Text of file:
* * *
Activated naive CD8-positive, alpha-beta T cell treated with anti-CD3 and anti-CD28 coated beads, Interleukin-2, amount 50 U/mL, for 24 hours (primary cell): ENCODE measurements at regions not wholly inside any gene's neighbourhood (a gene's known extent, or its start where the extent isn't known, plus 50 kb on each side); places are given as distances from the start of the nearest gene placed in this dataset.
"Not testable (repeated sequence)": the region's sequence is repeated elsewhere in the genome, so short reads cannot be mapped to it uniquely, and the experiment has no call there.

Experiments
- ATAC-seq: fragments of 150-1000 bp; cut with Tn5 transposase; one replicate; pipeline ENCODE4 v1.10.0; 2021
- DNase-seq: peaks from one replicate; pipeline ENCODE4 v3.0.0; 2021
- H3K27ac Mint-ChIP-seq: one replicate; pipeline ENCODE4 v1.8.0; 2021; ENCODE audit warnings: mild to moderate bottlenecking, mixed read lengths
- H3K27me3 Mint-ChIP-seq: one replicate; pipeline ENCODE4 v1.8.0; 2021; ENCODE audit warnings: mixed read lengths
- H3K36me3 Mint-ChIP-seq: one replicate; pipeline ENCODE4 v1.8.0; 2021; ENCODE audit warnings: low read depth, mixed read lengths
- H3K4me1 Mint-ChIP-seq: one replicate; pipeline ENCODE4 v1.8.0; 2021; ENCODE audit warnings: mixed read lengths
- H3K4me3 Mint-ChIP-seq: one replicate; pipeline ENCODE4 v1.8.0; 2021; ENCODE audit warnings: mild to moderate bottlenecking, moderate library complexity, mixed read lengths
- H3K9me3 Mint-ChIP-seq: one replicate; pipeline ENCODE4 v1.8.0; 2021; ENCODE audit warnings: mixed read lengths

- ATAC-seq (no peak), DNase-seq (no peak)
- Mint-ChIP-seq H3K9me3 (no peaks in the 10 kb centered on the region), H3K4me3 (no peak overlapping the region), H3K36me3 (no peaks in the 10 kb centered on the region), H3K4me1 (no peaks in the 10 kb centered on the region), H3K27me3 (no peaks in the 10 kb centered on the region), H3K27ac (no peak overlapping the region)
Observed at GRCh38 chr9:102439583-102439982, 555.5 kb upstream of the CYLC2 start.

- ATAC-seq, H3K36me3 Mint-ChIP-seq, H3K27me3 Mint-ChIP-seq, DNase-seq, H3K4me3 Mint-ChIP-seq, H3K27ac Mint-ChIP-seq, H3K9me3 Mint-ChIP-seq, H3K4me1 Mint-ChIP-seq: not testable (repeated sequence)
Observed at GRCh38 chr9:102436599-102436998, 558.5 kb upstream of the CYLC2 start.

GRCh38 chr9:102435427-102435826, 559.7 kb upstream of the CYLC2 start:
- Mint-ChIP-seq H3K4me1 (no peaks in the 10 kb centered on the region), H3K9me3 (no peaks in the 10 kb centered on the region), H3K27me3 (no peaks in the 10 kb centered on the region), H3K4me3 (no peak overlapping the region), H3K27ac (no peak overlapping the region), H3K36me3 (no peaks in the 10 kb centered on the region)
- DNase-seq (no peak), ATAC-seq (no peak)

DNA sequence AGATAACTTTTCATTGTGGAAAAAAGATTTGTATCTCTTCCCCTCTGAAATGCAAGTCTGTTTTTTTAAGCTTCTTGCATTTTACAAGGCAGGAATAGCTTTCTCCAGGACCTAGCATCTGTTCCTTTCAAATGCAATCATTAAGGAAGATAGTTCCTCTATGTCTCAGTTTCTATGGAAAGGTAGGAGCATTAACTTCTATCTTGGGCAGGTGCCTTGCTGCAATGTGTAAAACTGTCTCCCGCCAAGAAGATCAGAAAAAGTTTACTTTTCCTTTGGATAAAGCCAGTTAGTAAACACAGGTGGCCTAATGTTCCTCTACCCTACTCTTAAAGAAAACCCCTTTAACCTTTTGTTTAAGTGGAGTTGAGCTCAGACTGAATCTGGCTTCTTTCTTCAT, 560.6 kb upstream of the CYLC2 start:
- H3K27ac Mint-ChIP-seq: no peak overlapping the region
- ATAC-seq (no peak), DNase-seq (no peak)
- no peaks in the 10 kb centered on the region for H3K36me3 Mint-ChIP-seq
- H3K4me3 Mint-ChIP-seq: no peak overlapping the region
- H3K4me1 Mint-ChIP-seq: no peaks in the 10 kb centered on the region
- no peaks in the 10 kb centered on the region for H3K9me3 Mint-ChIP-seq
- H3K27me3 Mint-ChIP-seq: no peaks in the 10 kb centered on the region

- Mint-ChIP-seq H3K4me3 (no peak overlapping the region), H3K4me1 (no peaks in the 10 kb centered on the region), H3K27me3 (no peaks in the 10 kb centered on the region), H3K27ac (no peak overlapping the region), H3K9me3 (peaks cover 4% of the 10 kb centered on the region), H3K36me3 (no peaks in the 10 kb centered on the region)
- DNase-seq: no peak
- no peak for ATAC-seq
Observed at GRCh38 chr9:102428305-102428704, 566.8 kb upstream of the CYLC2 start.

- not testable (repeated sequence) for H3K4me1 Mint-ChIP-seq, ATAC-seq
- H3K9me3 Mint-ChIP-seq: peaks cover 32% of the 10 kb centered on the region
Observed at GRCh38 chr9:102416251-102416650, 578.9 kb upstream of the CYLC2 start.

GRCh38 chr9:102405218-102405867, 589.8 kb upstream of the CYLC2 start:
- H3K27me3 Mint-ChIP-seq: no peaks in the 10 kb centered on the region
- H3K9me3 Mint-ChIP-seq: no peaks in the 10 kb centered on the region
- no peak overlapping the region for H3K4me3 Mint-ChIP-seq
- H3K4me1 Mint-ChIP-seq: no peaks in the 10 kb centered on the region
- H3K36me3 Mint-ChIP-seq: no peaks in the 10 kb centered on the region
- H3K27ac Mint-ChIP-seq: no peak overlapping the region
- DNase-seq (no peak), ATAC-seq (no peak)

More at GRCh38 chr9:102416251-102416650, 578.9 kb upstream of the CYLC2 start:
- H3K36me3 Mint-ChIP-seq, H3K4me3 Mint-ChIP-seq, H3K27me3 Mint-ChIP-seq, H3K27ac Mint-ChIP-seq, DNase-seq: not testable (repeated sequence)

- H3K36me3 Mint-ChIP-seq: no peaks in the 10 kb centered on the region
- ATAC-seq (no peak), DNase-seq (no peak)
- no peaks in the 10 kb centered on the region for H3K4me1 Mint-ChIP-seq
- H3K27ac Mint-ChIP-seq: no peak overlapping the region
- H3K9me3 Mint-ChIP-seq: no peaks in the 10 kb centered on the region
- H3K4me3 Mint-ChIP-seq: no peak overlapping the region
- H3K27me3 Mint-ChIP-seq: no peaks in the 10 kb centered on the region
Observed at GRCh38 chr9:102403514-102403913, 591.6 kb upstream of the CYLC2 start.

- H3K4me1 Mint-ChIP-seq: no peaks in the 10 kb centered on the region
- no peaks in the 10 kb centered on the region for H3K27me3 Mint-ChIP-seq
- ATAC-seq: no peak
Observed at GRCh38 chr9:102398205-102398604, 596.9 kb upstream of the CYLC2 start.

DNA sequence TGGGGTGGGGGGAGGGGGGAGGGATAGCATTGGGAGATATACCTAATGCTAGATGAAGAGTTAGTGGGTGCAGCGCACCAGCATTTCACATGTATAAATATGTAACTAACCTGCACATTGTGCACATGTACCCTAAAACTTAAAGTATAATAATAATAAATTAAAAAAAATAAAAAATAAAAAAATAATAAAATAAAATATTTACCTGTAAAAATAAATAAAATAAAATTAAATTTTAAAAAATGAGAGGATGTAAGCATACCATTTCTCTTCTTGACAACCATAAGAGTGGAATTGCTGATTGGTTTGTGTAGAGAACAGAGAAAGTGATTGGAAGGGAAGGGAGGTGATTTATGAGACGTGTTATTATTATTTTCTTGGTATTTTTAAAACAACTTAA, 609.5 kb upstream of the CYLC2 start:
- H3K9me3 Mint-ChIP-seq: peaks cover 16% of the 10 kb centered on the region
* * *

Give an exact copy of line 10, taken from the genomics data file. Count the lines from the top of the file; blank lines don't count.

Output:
- H3K4me3 Mint-ChIP-seq: one replicate; pipeline ENCODE4 v1.8.0; 2021; ENCODE audit warnings: mild to moderate bottlenecking, moderate library complexity, mixed read lengths